Poser #4 is the finale of the punk rock slasher series from writer Matt Miner, illustrator Clay McCormack, colorist Doug Garbark, letterer Taylor Esposito, and published by Waxwork Comics. Previously, Whitney and Ash witnessed and barely escaped a deadly attack from the Poser killer at a concert. Following the attack, Whitney is in the hospital recovering while dealing with terrifying nightmares of the mysterious Poser killer. Meanwhile, Ash and her friends attend an event in protest of the Poser but things quickly go from bad to nightmarishly worse.
A good twist requires set up and clues that hint to the possibility of it. A good twist is clever with enough build-up to be suspenseful and surprising. Without spoiling anything, the ending of Poser was not a good twist. Instead, this issue felt rushed. There was little to no clues really given in previous issues that would logically explain this ending. While I understand this is a slasher story, I expected more considering the character development and growth within the last issue specifically.
Similarly, there are moments where this story wants to make a larger statement on society. This is seen by Whitney wearing an “I can’t breathe” shirt, the last words of Eric Garner, an unarmed Black man who died after being placed in a chokehold by a white police officer. It can also be seen by the comic’s overall message of the effects of bullying. However, because of the way this issue was rushed, neither seem to matter or impact the larger statement of the story at hand. Horror is a fantastic outlet to speak on the fears and insecurities of humanity and while Poser attempted to do so, it comes up short.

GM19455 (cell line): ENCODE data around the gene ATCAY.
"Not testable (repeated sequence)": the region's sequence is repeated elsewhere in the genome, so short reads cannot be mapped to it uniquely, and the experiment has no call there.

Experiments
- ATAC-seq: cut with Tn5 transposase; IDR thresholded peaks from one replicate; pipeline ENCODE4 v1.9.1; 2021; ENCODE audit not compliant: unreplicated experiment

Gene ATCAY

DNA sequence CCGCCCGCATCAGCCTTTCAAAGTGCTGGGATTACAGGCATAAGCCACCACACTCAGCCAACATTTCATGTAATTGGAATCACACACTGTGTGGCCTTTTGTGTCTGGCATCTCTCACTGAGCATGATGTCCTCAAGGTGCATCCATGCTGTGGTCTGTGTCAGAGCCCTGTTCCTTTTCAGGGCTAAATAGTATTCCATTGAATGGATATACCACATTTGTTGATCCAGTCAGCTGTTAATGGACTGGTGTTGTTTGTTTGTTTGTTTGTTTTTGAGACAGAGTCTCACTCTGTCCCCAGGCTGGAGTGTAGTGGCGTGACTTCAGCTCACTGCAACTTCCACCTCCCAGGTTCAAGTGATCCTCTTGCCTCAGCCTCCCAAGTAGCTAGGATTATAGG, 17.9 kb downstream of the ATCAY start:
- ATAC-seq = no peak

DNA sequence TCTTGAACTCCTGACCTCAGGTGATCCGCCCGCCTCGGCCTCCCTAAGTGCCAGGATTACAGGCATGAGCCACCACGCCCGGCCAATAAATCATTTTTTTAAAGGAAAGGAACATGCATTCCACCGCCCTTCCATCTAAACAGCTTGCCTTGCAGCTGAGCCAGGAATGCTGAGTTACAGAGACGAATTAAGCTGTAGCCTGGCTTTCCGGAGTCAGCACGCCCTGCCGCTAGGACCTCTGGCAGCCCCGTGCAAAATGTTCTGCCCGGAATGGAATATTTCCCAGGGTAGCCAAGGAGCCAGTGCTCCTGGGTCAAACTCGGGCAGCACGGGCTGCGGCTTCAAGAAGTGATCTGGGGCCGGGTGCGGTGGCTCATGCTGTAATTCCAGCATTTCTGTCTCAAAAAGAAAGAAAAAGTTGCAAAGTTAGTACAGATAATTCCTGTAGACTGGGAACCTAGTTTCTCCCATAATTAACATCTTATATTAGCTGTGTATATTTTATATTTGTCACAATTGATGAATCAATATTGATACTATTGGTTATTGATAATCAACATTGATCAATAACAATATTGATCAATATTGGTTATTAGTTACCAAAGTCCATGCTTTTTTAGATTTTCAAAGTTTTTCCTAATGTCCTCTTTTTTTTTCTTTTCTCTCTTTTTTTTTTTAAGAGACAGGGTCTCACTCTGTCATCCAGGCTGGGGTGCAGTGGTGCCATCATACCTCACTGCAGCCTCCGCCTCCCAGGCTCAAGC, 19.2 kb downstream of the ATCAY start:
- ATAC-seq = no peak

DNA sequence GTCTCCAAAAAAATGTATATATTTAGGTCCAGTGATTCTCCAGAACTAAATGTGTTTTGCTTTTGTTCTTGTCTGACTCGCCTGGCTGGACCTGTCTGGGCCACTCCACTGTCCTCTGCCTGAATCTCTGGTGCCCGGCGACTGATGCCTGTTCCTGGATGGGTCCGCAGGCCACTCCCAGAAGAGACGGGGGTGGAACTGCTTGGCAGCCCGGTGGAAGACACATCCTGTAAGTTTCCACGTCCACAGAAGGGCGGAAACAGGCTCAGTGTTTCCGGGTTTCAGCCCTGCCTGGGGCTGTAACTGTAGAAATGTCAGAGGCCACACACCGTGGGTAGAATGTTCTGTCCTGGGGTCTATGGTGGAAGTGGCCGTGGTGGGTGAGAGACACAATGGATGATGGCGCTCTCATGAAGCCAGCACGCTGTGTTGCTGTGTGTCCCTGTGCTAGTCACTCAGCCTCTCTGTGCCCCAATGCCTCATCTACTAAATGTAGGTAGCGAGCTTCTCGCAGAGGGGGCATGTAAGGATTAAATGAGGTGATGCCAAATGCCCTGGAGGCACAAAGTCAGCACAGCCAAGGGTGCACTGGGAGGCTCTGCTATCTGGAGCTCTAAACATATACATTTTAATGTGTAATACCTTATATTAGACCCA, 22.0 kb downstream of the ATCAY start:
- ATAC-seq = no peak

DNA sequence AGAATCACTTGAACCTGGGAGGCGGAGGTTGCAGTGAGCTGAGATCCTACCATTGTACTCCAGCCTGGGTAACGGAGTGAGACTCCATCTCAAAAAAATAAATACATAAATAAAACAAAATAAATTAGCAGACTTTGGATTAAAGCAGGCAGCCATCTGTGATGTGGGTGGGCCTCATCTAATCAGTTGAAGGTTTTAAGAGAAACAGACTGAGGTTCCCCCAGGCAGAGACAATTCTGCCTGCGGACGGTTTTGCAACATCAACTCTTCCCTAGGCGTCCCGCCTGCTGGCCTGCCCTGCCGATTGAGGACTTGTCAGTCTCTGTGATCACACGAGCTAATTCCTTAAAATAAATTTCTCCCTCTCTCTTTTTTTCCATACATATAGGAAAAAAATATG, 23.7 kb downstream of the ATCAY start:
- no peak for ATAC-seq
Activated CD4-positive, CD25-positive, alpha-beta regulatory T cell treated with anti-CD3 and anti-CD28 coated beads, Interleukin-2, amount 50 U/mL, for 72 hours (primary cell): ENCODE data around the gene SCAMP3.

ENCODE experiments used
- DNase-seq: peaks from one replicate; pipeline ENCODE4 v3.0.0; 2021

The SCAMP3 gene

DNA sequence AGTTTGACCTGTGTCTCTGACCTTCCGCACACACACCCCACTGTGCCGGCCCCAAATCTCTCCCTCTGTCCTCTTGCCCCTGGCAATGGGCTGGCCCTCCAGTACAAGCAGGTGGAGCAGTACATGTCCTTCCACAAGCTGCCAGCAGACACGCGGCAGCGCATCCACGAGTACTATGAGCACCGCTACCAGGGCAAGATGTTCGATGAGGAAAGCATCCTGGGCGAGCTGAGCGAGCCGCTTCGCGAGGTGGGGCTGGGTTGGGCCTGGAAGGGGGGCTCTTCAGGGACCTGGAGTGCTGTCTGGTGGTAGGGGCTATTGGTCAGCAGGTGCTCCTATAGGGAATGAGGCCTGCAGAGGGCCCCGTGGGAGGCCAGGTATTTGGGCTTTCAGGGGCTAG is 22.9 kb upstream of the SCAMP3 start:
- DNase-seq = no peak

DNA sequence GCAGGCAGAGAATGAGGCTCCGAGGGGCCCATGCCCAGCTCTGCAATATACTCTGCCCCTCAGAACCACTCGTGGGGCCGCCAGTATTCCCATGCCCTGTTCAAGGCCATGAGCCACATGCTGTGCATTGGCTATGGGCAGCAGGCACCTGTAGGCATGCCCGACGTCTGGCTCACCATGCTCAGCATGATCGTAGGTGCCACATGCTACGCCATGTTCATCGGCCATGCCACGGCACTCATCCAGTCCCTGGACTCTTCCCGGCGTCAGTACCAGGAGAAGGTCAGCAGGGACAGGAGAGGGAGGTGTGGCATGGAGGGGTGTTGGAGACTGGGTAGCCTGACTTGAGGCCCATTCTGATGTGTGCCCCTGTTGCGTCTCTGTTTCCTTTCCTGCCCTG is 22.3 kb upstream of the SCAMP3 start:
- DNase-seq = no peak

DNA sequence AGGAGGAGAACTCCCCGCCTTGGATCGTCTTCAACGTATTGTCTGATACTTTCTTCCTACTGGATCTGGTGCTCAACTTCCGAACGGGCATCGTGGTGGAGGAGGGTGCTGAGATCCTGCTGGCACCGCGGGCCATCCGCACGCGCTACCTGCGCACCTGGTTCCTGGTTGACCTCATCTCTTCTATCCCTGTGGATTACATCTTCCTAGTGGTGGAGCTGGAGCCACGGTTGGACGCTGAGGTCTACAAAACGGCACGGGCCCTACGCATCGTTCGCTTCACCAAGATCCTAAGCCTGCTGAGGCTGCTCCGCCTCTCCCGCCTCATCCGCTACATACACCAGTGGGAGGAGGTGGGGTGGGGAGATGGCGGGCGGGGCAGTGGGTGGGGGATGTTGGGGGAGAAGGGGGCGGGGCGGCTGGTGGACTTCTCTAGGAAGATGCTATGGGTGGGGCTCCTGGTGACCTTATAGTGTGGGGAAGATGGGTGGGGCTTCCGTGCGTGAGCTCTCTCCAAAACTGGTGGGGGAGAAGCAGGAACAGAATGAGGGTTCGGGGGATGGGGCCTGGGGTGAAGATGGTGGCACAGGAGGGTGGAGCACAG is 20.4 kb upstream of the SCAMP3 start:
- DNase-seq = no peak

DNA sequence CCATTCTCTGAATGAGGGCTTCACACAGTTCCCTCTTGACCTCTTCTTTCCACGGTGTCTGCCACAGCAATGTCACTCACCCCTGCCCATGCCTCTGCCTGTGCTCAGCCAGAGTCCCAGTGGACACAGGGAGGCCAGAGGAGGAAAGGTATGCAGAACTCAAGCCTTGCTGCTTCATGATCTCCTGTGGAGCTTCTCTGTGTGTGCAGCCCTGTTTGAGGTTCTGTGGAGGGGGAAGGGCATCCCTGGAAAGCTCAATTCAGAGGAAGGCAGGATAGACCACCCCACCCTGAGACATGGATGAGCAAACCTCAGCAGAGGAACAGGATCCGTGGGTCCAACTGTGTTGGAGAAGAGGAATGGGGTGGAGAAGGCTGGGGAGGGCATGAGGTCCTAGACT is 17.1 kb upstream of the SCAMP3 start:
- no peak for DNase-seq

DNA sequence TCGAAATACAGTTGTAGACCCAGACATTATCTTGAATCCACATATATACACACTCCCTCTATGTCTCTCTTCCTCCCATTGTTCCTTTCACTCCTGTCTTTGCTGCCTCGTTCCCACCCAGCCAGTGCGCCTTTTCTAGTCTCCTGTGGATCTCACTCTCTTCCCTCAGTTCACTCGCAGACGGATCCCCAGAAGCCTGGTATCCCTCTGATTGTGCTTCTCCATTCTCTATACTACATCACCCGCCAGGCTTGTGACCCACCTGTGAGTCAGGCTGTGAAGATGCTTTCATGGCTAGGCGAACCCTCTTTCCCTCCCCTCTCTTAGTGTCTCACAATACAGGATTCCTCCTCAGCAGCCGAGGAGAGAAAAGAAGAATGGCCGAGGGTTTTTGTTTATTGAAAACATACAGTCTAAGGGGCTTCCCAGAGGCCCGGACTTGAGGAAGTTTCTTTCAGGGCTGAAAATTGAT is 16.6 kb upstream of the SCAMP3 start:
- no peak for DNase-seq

Miner had previously crafted interesting but slightly one-dimensional characters that this issue seemingly ignored. Additionally, since the twist was so bizarre and unfounded, the sequential deaths felt like shallow shock value. The issue is mostly carried by McCormack’s art and Garbark’s colors.
The main climax of this book is a series of panels with very little dialogue and a lot of action. While the overall look of the panel is fantastic, the lack of plot doesn’t do Poser any favors. However, the neon palette shines within the pages and helps create the punk aesthetic the book has. But even with its 1980s punk nostalgia, color palette, and artwork, this conclusion could not be saved.
In all actuality, this comic series should have been more than four issues. If readers were given more time to unravel this mystery it could have been fantastic but since it was so rushed the conclusion just falls flat.
Poser #4 is out now in comic stores everywhere and online.
But even with its 1980s punk nostalgia, color palette, and artwork, this conclusion could not be saved. In all actuality, this comic series should have been more than four issues. If readers were given more time to unravel this mystery it could have been fantastic but since it was so rushed the conclusion just falls flat.